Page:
Saturday, July 4, 2009

An American Hero

As I write this entry it is July 4th, 2009. I just finished celebrating the day with my daughter, elder son, daughter-in-law, and grandson. We had a lovely time, although little of our time together was spent in true reflection on the significance of this day. So it is fitting that this would be the day I post a tribute to a true American hero: my great-great-great-great-great-grandfather, Stephen Jenner.

Step back in time with me to July 7, 1777. It has been just over a year since the signing of the Declaration of Independence. Although the colonies are at war with England, it is a special day in the Jenner household. It is Timothy Jenner's 2nd birthday, but from the sound of it you would think it was the 4th of July. Pops, cracks, and booms have echoed through the little town of Pittsford, Vermont all day. But it's no celebration -- not for the 4th of July or little Timothy's birthday. The fireworks-like sounds are the sounds of real musket and cannon fire reverberating from the town of Hubbardton, Vermont, about 20 miles east of Pittsford. Late in the day exhausted colonists fleeing from Hubbardton brought the news to Pittsford: British forces under the command of Gen. Simon Fraser caught up with retreating colonial forces following their defeat at Fort Ticonderoga at the outskirts of Hubbardton. In the ensuing battle, the entire town was razed, killing some 300 men, women, and children. And now the British were headed toward Pittsford!

Upon receiving the news the townspeople went quickly to work, loading whatever possessions they could manage onto any available conveyance -- mostly horses and a few carts and wagons -- then burying everything they could not carry so that it could not be used by the British. After hours of hard labor, late in the night, a weary 28-year-old husband and father, Stephen Jenner, helped his wife, Mary -- pregnant with their second son, Asa -- onto their only horse, placed a sleeping Timothy (my great-great-great-great-grandfather) in her arms, and led them as quietly as possible out of town under the cover of darkness. I can only imagine how they must have prayed that no British scouts were watching the roads out of Pittsford that night!

Through the night, Stephen led his young family away from the advancing British toward the nearest place he hoped they would find refuge: Mary's birthplace, Stevenstown, Massachusetts (now Salisbury, NH). It was at least a 100 mile journey on foot, and they stopped to rest as seldom as possible since danger could be lurking all around them. They made it safely to Stevenstown. Asa was born in December, 1777 and the family probably remained in Stevenstown until he was at least a year old before returning to Pittsford.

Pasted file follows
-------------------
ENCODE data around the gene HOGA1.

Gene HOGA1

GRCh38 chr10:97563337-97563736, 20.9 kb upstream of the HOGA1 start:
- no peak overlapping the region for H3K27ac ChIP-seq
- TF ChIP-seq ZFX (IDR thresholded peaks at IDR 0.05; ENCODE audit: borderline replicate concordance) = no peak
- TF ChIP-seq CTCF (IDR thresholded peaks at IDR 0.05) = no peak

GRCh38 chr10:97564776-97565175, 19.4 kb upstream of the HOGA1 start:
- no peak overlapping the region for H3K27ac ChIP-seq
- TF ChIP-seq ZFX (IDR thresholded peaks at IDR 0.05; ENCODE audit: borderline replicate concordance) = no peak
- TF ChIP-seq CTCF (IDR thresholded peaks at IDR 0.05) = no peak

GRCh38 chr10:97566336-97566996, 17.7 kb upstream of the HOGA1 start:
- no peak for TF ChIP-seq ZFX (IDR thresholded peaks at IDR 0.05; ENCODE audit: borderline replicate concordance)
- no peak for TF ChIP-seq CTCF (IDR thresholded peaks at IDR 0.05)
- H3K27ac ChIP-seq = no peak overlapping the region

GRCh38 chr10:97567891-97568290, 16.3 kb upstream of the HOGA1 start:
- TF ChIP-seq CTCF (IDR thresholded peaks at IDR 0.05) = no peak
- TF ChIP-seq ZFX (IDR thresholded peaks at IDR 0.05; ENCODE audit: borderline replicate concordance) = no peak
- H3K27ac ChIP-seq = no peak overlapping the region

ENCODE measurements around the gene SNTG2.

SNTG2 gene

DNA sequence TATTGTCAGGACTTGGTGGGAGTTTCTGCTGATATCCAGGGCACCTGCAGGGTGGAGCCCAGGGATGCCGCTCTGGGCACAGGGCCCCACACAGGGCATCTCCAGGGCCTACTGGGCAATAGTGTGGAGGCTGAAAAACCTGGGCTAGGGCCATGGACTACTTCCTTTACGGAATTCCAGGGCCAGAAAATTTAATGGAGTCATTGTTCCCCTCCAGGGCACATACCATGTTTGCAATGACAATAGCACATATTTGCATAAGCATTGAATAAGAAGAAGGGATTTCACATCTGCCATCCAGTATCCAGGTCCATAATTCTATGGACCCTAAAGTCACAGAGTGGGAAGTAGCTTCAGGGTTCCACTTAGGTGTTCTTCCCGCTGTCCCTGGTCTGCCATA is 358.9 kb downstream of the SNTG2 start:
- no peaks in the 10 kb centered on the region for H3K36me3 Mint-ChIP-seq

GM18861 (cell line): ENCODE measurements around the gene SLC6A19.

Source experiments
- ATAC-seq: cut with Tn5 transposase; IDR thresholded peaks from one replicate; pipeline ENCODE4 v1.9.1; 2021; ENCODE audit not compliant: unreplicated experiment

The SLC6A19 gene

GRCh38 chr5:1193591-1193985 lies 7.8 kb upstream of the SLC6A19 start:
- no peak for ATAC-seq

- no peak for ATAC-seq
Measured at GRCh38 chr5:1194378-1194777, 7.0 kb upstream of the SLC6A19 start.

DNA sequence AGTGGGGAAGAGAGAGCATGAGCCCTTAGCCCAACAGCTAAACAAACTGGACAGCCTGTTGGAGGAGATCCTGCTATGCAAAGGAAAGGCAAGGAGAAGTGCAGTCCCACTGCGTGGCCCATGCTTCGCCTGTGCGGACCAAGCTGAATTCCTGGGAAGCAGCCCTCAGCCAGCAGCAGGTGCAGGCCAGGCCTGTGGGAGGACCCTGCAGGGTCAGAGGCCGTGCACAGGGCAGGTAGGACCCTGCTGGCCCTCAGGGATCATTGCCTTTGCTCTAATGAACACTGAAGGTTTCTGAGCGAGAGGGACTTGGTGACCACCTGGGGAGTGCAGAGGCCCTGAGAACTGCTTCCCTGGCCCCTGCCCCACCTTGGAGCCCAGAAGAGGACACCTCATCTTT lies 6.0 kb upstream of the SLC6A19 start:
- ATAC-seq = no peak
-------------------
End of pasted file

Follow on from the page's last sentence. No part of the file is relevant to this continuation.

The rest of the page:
In March, 1780 the British forces were again threatening the area. On March 23rd, the alarm was given and every able-bodied citizen took up arms to defend the town. Stephen Jenner grabbed his musket, shot, and powder and reported for duty in the company commanded by his neighbor and friend, Capt. Benjamin Cooley, in Col. Ebenezer Allen's Vermont Militia. The company patroled the area for five days, then returned without having encountered British forces.

As far as we can determine, Private Stephen Jenner never fired a shot in the American Revolution, but he is still an American hero because of his personal hardship and sacrifice for the cause of American independence and his willingness to risk his life in the service of that cause. Last month, my daughter and I visited the town of Pittsford and found the grave of Stephen Jenner. His headstone (pictured above) bears this inscription: "He was born and bred in Woodbury, CT. At 23 years of his age he came to this town and established his home for life. At 25 years of age he was married to Mary Kirkham of Stevenstown, NY whom he left a widow, he also left 6 sons and 4 daughters. At 33 he became a Baptist in which faith he lived and ever supported the general character of an honest Man." I would be honored if my descendants would write the equivalent of me!
When my daughter located Stephen Jenner's grave, I was surprised to see that someone had recently placed an American flag at his headstone. As I stood looking at his grave, I teared up at the thought that 200 years after his death someone still cared enough to accord him this honor. We were almost certain there were no Jenner descendants in the area who would have done so. After several inquiries, we finally learned that the local American Legion post maintains a roster of all war veterans buried in Pittsford and that every Memorial Day a local Boy Scout troop places the flags at their graves in honor of their service. I am deeply grateful to both organizations for honoring all of these American heroes!

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